Hardik Pandya: India's ever improving talisman
Before the World Cup began, there was an air of excitement around Hardik Pandya. After all, he had just had an unbelievably good IPL season with the Mumbai Indians. While there have been quite a few big-hitters from foreign countries who have had a consistent IPL season in the past, perhaps no Indian displayed such prowess with the bat like Pandya.
The all-rounder from Baroda had shown that no matter what problems or hardships you suffer, there will always be a way to come back and come back stronger than ever. Pandya's problems were regarding his controversial episode on talk show Koffee with Karan along with KL Rahul, both of whom were suspended by BCCI. But when Pandya came back into the international fold, it seemed as if he hadn't missed a single game. This can be attributed to his immense hard work behind the scenes. He didn't just take the suspension as vacation and while away his time. This determination and commitment were on show in the IPL when he started to easily slaughter fast bowlers.
Just about everyone in Indian cricket knew his talent and hitting skills against spinners but he still had some issues against fast-bowlers and hard lengths. This is why he didn't have a great season with the bat in the previous IPL season. Like any other new kid on the block, teams and bowlers were going to study and devise ways of exploiting weaknesses. Pandya as a player who was hurting from his suspension redirected his disappointment to improving himself. Now he isn't just a slogger who with the tendency to be hit and miss. In spite of being a wiry lad, Pandya can hit it big and long against the world's best and quickest bowlers. All this while maintaining a good base and shape. The 25-year old has also shown the ability to adapt and bide his time when his team is in trouble.
One could say that such a player is already like gold dust for most teams. But, Pandya also seems to have worked his socks off for improving what was seen as his weaker suit. Yes, Pandya's bowling was seen as a real weakness for the Indian team. He tended to get carried away with bouncers. In the beginning, back of a length and bouncers were his natural lengths but redundancy of those were always going to result in runs being leaked. This was what experts and fans alike were worried about, concerning his bowling. Can he give 10 overs in each match without being expensive? Or will his erratic nature force India to play another bowler/all-rounder? These questions were looming large as Pandya was the guy who was supposed to be the glue, the guy who was supposed to provide balance to the team.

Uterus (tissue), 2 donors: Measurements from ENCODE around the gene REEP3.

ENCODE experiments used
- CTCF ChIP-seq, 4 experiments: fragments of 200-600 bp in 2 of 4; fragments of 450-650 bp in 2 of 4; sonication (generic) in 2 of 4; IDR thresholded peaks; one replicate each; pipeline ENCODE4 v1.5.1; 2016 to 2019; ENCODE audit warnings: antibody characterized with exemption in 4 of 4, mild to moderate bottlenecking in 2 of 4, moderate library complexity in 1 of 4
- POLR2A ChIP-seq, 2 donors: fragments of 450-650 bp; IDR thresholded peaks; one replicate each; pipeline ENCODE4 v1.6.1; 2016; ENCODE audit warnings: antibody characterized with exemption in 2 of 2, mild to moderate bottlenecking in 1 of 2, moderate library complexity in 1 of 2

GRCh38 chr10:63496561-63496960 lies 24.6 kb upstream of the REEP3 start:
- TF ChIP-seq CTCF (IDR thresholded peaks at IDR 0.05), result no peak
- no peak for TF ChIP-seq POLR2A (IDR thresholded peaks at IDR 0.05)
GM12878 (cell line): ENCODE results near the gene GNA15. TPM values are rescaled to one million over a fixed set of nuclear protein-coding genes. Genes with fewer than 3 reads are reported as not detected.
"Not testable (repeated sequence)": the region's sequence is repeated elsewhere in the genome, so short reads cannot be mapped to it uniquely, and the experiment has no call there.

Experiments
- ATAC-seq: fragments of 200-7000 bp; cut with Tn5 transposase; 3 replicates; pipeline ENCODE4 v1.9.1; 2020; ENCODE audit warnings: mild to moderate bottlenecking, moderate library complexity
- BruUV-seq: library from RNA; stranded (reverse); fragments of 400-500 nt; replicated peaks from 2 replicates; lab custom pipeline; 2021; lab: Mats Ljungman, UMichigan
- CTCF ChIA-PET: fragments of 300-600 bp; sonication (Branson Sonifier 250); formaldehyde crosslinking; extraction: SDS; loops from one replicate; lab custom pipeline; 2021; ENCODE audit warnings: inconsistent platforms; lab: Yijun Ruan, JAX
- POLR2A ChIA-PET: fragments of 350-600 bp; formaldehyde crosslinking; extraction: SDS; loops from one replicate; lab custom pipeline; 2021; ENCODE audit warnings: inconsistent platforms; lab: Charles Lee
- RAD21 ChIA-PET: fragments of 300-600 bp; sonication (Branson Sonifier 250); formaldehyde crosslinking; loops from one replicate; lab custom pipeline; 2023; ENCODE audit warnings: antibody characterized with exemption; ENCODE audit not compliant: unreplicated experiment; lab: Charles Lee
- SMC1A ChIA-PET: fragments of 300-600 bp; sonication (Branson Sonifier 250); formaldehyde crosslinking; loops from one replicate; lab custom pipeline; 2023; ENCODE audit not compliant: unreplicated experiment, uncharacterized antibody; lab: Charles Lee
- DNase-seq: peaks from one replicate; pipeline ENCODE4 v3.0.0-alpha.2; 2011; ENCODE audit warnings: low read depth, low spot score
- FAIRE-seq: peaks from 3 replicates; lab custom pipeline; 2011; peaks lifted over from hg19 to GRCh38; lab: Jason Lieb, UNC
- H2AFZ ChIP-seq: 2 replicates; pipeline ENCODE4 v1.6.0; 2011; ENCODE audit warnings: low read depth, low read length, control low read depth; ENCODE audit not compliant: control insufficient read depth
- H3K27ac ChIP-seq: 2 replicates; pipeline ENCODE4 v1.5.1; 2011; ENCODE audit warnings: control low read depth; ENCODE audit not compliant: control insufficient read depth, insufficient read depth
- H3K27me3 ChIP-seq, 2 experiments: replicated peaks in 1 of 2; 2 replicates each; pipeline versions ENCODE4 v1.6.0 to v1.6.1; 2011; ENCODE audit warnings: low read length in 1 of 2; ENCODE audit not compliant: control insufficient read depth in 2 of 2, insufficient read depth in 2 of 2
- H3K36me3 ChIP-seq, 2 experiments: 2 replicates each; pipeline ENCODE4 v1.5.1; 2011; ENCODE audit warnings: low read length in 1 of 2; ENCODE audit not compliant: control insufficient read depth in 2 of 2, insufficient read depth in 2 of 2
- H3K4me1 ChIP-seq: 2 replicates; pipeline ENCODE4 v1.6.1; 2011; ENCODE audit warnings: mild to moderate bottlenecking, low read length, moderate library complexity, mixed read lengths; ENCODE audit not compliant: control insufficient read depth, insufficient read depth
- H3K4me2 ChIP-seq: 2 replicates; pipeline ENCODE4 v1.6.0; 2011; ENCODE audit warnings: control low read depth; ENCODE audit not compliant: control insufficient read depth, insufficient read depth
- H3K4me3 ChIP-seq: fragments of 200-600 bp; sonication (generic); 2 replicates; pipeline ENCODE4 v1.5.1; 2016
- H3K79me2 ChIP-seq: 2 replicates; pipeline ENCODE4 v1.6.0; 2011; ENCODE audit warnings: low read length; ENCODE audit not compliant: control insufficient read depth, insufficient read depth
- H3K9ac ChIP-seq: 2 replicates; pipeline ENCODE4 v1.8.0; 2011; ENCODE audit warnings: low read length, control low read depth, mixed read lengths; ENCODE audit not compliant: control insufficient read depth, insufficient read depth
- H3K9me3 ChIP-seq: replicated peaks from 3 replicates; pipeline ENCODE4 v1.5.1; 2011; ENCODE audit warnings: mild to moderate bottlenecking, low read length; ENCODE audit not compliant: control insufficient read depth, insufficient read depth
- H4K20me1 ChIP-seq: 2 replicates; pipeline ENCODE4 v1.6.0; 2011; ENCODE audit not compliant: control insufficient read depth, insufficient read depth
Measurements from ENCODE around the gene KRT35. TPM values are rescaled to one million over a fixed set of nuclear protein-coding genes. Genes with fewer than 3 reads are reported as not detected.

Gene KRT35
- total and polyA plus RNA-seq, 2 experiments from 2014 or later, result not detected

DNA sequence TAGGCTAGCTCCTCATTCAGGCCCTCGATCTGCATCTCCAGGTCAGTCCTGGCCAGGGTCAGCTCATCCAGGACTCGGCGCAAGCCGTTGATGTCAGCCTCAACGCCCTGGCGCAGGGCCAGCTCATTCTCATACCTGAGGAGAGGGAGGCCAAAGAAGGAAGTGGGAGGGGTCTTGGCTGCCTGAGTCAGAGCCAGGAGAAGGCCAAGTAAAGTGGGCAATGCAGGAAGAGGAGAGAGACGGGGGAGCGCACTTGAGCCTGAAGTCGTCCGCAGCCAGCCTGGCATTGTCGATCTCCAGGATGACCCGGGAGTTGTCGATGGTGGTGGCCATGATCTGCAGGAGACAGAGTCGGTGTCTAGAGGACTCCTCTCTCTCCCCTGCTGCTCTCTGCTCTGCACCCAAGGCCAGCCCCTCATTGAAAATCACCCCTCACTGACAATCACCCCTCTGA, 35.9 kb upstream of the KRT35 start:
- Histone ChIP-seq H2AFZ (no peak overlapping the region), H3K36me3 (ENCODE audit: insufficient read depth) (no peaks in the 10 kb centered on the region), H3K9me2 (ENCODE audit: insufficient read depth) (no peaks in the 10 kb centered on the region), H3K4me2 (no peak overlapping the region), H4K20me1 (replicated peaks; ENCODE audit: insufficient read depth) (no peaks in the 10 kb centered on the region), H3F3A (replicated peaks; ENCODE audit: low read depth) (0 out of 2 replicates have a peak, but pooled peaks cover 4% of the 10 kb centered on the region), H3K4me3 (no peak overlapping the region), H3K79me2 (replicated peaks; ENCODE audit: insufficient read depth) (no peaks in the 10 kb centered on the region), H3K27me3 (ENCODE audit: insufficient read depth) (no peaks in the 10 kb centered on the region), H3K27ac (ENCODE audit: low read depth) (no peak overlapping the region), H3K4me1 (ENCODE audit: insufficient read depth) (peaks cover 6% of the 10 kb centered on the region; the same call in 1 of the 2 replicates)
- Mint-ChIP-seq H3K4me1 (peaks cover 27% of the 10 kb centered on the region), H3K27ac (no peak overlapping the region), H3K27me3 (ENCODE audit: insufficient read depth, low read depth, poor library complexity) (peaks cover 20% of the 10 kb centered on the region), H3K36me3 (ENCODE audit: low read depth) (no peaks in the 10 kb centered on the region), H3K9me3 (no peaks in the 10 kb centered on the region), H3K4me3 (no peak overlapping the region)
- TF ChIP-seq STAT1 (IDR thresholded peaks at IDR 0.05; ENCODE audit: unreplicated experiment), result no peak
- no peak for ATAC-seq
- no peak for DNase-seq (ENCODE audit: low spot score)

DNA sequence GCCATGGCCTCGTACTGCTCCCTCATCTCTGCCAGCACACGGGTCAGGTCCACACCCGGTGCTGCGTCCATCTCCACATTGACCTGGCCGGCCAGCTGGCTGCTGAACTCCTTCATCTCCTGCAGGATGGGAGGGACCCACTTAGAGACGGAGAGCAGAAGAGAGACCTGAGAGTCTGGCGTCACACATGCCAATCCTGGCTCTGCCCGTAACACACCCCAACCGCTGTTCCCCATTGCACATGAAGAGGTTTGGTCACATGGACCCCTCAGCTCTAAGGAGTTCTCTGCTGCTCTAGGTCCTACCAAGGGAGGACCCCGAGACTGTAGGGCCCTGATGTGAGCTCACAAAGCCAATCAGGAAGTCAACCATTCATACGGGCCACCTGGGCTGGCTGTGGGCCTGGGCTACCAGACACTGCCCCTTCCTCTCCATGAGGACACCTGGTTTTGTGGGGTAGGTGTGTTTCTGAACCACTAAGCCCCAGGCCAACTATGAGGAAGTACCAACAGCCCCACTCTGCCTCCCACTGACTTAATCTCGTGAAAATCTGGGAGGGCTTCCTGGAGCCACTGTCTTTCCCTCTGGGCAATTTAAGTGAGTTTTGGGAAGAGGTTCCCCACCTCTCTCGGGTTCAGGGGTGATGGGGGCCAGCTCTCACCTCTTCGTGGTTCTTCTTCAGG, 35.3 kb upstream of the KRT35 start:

India's first match against South Africa only reinforced this problem. On a tricky wicket, Pandya could neither pick wickets nor control the runs. Although the next match was played on a flat track against Australia, he was still unconvincing. However, the fourth match against Pakistan was when some positive signs were noticed in his bowling. Pakistan crumbled under the pressure of chasing 337 but Pandya still needed to do his job. Those two wickets that he took against Pakistan can be possibly termed a tad bit fortuitous but the overall was an early sign of good things to come in the latter half of the tournament.
The good signs were seen in a considerable measure during his spells against England and Bangladesh as he read the pitch beautifully. The Edgbaston track was on the slower side and Pandya started to mix-up his deliveries instead of banging it short every time. In fact, because of his well-disguised slower deliveries, the bouncers became even more effective. It also helps that unlike some of the previous dibbly-dobbly all-rounders who played for India, Pandya is someone who can really crank the pace to 140 kph and above. This made Pandya's bowling a guessing game rather than a one-dimensional one.
Pandya's gradual improvement with his bowling isn't restricted to a good ten-over spell. There is an ancillary advantage considering that India won't be needing a 6th bowling option. There have been a lot of disagreements about which five will make up India's bowling combination. But, one shouldn remember that it is Pandya who has given this luxury to even ponder about such a move. India would be delighted with his conundrum given that there is a chance to play an extra batsman to act as a cushion for an under the weather middle-order.
From going from a weaklink to one of the better bowlers for India in this World Cup, Pandya can be best described as ever-improving. It is like the famous quote that goes, 'At no point do you know everything. The moment you think like that, that moment will be the start of a downslide/end. There is always something to learn'. As long as Pandya keeps learning, both himself and India will reap rich dividends for a long time to come.
Also read – World cup all time records